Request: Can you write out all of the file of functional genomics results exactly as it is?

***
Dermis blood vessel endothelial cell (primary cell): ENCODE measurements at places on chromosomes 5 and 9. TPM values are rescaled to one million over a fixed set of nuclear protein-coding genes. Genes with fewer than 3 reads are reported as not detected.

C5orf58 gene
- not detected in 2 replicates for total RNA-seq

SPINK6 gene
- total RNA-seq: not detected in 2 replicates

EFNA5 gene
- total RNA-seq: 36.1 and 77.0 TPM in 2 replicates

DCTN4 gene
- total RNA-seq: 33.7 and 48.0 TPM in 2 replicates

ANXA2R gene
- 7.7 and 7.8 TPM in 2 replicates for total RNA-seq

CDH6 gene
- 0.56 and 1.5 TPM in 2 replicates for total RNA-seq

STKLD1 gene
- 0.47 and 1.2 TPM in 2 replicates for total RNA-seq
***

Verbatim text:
Dermis blood vessel endothelial cell (primary cell): ENCODE measurements at places on chromosomes 5 and 9. TPM values are rescaled to one million over a fixed set of nuclear protein-coding genes. Genes with fewer than 3 reads are reported as not detected.

C5orf58 gene
- not detected in 2 replicates for total RNA-seq

SPINK6 gene
- total RNA-seq: not detected in 2 replicates

EFNA5 gene
- total RNA-seq: 36.1 and 77.0 TPM in 2 replicates

DCTN4 gene
- total RNA-seq: 33.7 and 48.0 TPM in 2 replicates

ANXA2R gene
- 7.7 and 7.8 TPM in 2 replicates for total RNA-seq

CDH6 gene
- 0.56 and 1.5 TPM in 2 replicates for total RNA-seq

STKLD1 gene
- 0.47 and 1.2 TPM in 2 replicates for total RNA-seq